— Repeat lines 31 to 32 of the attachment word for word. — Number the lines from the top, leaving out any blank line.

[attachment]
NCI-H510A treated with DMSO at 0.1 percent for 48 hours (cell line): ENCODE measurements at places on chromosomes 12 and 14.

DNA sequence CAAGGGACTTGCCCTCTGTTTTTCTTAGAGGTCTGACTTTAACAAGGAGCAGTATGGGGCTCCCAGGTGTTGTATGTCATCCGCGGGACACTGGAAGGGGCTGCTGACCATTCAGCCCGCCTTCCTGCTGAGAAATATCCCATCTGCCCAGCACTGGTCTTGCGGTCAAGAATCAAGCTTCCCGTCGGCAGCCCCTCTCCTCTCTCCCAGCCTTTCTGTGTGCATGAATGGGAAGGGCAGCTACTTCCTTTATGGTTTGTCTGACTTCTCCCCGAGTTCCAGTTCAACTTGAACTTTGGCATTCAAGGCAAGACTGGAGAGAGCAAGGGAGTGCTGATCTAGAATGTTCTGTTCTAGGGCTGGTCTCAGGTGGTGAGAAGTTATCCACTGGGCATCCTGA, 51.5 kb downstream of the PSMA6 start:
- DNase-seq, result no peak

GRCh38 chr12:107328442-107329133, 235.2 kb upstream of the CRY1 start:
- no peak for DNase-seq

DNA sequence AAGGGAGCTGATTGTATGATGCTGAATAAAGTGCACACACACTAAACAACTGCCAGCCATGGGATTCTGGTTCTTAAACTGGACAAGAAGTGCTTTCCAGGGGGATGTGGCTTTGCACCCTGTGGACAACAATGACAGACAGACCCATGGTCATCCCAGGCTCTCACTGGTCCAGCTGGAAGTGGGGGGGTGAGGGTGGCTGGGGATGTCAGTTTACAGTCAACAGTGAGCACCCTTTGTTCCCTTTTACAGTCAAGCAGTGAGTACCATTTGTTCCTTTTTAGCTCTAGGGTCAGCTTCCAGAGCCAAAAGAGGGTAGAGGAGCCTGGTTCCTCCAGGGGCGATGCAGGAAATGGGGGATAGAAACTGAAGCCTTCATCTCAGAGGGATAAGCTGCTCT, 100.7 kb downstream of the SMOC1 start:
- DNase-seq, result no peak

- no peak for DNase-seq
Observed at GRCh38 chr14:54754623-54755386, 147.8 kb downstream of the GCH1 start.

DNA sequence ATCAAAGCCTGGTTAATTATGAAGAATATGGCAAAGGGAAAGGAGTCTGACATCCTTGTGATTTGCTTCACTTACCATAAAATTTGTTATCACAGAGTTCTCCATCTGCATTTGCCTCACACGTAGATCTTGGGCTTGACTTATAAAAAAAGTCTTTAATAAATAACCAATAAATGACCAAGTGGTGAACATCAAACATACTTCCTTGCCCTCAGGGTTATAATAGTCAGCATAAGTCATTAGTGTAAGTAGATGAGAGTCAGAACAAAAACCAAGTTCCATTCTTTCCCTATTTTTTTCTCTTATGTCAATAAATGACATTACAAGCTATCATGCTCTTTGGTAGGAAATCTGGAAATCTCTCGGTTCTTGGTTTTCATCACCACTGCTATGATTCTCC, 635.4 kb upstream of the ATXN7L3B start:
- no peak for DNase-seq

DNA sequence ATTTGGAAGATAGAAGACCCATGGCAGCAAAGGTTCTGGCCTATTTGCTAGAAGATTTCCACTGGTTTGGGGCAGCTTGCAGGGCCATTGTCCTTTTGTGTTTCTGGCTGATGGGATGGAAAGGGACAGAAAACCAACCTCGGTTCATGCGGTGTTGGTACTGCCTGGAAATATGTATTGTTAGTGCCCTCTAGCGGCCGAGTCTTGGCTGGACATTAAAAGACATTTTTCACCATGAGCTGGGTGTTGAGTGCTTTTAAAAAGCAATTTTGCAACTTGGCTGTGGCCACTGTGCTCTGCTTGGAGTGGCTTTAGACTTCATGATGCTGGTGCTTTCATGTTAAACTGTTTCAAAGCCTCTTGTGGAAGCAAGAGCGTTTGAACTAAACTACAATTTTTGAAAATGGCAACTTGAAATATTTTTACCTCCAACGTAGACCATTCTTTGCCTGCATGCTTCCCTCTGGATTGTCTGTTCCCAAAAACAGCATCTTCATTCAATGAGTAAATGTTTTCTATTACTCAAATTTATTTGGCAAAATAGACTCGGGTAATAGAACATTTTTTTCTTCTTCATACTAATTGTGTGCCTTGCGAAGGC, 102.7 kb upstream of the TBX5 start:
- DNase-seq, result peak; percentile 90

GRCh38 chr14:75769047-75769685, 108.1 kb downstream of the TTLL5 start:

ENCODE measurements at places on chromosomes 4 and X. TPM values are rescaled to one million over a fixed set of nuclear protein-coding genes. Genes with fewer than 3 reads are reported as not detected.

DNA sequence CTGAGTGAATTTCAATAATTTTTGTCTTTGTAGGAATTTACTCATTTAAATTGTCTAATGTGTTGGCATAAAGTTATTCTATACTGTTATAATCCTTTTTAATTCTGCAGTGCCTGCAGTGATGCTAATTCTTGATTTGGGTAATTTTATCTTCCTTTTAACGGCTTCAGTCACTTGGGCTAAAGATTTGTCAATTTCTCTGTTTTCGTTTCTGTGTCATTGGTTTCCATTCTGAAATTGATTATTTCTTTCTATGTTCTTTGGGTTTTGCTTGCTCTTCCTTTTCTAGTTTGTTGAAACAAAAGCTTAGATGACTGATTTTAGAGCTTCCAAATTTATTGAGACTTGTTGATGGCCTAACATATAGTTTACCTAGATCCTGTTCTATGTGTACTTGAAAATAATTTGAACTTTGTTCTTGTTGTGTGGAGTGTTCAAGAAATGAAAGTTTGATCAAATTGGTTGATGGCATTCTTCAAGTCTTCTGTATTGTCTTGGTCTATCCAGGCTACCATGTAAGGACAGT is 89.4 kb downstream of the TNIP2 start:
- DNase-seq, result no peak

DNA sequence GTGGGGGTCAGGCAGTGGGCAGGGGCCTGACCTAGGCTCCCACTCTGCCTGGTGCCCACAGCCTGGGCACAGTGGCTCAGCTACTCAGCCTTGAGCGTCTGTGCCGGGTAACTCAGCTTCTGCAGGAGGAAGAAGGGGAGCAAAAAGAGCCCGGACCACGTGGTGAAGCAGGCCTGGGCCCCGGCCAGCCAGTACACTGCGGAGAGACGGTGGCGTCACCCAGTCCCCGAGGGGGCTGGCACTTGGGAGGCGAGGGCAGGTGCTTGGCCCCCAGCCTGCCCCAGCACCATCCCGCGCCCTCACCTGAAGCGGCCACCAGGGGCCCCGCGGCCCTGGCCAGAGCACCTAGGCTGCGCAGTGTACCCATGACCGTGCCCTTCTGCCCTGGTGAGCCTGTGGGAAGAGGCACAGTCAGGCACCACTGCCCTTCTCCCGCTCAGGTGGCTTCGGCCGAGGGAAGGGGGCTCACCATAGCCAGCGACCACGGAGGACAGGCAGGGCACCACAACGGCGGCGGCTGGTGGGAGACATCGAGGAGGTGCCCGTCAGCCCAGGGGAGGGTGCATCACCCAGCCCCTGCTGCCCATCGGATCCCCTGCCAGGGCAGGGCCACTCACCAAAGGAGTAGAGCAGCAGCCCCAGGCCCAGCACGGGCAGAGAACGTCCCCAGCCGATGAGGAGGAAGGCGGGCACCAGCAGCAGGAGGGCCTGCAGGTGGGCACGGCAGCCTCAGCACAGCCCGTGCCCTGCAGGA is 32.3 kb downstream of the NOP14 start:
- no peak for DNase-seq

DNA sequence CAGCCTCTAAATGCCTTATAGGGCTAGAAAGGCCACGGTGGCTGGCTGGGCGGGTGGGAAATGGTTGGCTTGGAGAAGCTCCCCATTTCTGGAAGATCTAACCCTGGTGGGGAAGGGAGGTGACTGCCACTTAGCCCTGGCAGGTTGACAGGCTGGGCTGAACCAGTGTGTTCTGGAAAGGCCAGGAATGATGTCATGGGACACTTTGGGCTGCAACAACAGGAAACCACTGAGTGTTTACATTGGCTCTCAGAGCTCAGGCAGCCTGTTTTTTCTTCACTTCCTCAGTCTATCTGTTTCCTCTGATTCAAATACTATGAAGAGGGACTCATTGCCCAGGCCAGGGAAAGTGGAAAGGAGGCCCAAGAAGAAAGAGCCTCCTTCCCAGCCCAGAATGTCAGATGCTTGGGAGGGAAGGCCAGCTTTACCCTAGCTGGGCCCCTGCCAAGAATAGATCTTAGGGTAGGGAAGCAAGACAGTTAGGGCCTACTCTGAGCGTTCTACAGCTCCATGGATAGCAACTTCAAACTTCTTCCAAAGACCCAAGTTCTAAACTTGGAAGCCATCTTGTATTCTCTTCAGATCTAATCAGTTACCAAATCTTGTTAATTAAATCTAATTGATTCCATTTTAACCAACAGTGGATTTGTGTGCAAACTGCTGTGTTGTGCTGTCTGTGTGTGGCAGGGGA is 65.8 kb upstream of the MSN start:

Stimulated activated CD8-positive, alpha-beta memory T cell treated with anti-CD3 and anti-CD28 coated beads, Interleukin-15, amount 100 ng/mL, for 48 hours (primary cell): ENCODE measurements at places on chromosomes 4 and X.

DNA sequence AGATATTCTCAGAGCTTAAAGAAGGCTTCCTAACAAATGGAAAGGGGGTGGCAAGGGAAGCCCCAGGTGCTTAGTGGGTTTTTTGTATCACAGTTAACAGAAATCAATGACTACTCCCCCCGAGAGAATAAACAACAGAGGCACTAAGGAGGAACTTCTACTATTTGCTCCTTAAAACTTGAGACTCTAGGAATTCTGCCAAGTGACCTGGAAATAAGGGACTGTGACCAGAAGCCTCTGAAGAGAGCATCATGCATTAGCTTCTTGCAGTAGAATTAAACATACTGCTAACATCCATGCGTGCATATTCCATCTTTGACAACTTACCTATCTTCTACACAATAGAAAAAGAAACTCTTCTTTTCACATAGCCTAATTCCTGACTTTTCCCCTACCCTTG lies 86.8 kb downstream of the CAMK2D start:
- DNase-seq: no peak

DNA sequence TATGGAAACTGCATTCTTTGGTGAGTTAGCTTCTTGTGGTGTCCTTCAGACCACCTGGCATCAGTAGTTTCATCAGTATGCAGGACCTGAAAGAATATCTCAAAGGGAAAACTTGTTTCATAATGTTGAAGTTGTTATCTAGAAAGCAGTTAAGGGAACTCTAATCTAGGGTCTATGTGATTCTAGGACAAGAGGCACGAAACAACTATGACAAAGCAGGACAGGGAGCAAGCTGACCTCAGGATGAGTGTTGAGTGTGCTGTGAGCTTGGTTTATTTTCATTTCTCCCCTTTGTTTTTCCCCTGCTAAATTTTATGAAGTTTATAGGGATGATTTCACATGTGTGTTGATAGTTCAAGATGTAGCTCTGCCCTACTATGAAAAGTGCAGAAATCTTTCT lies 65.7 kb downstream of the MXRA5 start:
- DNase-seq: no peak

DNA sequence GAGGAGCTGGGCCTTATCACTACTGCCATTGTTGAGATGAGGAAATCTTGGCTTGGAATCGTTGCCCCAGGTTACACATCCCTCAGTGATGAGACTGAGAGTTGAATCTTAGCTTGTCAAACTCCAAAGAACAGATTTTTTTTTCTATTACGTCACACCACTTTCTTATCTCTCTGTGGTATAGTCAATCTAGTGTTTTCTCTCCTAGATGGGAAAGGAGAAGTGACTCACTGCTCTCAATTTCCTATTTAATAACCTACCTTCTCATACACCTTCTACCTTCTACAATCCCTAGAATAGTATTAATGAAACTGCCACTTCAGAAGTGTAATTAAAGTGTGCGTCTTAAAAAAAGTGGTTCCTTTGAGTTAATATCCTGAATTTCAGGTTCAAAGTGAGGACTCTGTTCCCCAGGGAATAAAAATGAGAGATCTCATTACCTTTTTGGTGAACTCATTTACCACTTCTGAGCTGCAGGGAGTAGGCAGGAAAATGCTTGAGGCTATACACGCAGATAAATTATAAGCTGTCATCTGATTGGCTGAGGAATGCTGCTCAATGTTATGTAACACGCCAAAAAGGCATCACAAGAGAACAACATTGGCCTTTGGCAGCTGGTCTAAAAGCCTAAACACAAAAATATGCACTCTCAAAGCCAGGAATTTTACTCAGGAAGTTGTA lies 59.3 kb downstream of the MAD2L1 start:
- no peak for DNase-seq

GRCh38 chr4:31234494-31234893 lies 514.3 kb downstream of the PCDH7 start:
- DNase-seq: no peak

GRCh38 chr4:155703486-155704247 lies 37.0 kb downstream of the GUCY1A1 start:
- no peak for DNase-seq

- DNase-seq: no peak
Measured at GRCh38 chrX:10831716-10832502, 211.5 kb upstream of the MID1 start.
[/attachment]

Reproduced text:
- no peak for DNase-seq

- DNase-seq: no peak